“The whole essence of Zen consists in walking along the razors edge of NOW—to be so utterly, so completely present that no problem, no suffering, nothing that is not who you are in your essence can survive in you. In the NOW, in the absence of time, all your problems dissolve.” Eckart Tolle, The Power of Now
I connect with the NOW on my yoga mat—Mastery of the moment, in a yoga class may be 60, or 6000 moments, and each one is a new opportunity to master that moment. There’s something about the ritual of taking off my shoes, leaving my material things outside the room, laying down my mat and greeting my practice the way I might greet a respected relative, or elder. I surrender to the lesson I’ll learn on my mat. All worries, fears, problems and thoughts are outside the studio door, with my shoes. It’s so clear to me when I walk into the studio that I’ve entered another state, I become Present. The same thing happens when I teach now. It’s like magic. Practicing and teaching instantly transport me to being in The Moment, each moment.
Of course, the next step is to take this state off the mat, and practice Mastery of the Moment in all areas of life. Slowly, there’s progress. I’m no master when it comes to Mastery of the Moment in daily life, but after years of practicing asana, it’s evolved to daily living. Today, when I do the dishes, I feel the warm water, I wash each dish, dry it and put it away, or in the dishwasher. I am not rushing, I’m happy to be doing the dishes and have come to enjoy that time each day, like my time on my mat, to surrender to the lessons of daily life’s chores.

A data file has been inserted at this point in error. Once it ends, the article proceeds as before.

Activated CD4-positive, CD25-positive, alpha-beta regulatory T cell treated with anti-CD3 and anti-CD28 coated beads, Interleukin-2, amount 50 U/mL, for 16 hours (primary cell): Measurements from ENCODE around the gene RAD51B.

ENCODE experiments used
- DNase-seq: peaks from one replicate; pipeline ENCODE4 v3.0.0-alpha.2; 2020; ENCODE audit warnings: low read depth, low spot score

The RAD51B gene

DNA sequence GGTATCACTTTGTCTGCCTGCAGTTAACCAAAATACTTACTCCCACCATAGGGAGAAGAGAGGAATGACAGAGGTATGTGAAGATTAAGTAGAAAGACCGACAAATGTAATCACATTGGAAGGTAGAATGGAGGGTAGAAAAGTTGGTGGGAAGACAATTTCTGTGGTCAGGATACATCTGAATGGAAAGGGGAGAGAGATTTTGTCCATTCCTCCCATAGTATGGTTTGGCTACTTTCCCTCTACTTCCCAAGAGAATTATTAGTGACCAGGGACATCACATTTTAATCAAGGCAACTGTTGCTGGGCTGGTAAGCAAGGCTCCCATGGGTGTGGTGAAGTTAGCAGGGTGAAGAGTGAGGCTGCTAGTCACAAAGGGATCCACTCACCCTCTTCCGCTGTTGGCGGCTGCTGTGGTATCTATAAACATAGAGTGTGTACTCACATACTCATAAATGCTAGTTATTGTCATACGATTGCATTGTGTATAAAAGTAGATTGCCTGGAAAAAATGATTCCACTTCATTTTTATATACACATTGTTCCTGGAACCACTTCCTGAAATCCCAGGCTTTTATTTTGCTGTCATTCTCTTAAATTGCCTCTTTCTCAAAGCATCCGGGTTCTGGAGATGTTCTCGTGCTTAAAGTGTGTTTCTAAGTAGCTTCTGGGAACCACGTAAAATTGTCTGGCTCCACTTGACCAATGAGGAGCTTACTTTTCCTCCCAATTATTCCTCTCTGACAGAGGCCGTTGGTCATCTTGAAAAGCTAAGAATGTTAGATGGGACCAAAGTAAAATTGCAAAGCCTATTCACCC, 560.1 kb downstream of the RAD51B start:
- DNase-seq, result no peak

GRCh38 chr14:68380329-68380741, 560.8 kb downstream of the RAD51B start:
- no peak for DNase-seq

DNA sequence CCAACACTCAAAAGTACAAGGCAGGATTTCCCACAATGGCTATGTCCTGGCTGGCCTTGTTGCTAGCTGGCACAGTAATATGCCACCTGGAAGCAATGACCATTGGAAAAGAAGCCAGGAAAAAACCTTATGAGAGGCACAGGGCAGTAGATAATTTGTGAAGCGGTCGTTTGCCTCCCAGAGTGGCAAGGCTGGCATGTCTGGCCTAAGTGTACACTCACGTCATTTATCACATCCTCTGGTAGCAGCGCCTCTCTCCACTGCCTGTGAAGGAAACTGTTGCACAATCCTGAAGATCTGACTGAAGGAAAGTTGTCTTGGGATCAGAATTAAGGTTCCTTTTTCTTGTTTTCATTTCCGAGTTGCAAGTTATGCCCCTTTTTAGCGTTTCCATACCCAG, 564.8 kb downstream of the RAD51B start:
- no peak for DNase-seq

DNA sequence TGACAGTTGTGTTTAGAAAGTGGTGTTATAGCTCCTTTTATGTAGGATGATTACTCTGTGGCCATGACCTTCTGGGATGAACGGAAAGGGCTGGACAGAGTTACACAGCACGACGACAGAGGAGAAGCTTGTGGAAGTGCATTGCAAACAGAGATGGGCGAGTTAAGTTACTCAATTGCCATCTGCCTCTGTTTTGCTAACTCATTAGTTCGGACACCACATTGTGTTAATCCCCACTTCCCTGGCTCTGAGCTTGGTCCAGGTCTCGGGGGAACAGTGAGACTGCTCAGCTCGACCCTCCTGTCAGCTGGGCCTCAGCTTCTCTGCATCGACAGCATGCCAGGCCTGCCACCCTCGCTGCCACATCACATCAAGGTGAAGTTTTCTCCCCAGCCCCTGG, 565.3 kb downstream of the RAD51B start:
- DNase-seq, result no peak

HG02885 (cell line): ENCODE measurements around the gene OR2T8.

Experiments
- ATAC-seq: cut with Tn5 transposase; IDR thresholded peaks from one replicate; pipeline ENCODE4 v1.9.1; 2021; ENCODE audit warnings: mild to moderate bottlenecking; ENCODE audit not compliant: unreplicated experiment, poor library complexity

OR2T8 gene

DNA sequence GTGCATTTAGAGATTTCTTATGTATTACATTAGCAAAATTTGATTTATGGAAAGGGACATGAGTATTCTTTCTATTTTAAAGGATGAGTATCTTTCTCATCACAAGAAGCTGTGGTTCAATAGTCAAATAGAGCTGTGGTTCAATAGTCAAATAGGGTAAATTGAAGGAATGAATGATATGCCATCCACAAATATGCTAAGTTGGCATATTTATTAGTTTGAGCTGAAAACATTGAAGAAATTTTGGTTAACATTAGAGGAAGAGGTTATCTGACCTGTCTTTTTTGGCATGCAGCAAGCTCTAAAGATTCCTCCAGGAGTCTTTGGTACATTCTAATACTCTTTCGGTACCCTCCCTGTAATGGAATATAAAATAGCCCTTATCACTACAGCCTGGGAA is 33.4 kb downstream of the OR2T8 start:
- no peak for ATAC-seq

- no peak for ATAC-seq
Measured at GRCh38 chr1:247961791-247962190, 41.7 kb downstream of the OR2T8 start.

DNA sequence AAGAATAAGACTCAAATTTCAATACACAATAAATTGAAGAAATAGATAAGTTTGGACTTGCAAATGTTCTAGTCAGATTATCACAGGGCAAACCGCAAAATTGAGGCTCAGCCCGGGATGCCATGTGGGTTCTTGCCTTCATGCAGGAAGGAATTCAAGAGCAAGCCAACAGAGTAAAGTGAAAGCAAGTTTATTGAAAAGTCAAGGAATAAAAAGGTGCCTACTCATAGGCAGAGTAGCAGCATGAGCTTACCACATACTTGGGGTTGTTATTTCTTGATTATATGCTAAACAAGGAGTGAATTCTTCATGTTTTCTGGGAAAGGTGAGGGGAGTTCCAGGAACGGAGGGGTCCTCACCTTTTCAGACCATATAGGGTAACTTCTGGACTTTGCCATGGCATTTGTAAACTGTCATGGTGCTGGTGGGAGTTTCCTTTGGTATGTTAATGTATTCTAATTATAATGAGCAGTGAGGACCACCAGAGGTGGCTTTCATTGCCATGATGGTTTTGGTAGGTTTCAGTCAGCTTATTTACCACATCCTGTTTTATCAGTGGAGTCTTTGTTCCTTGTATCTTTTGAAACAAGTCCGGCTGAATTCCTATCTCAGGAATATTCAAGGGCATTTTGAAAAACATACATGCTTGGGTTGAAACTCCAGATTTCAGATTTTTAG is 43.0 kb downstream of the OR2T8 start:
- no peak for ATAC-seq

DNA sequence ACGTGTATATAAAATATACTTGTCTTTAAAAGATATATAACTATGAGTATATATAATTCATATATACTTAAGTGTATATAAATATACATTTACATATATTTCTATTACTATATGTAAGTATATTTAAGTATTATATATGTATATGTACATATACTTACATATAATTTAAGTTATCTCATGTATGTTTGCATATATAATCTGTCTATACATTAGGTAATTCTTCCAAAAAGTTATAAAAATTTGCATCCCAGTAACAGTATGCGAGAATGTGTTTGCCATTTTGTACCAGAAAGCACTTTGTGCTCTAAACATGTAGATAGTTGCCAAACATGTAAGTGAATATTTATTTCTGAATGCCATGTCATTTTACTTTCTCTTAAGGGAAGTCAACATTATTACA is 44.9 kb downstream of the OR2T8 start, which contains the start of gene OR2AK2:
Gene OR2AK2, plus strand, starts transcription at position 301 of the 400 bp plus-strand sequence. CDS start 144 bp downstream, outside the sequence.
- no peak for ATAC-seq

Another example is our family’s “technology-free day,” started by my 9-year old. We don’t use anything that needs electricity (heat and a/c excluded) for a whole day. It’s her way of getting the whole family to be present and in the moment and connecting with each other. I love it! We play games, ride bikes, do art projects — together. I love that it was her idea!
Today, take five-minutes and do something you like to do, and be fully present. It can be yoga, or it can be listening to a friend, take a walk outside, or eat a meal and enjoy each bite, put all your attention onto each mouthful, the flavor, texture, that moment. No TV, no texting, no phone, not in the car, not on the run, but sitting down to eat and fully enjoying that meal. Maybe you’re already doing that. Congratulations! Then pick something else. Where do you live in the future? Running, rushing, to do lists that are 50 pages long. Give yourself the gift of five minutes today to practice Mastering the Moment.
Melisa Deane Casses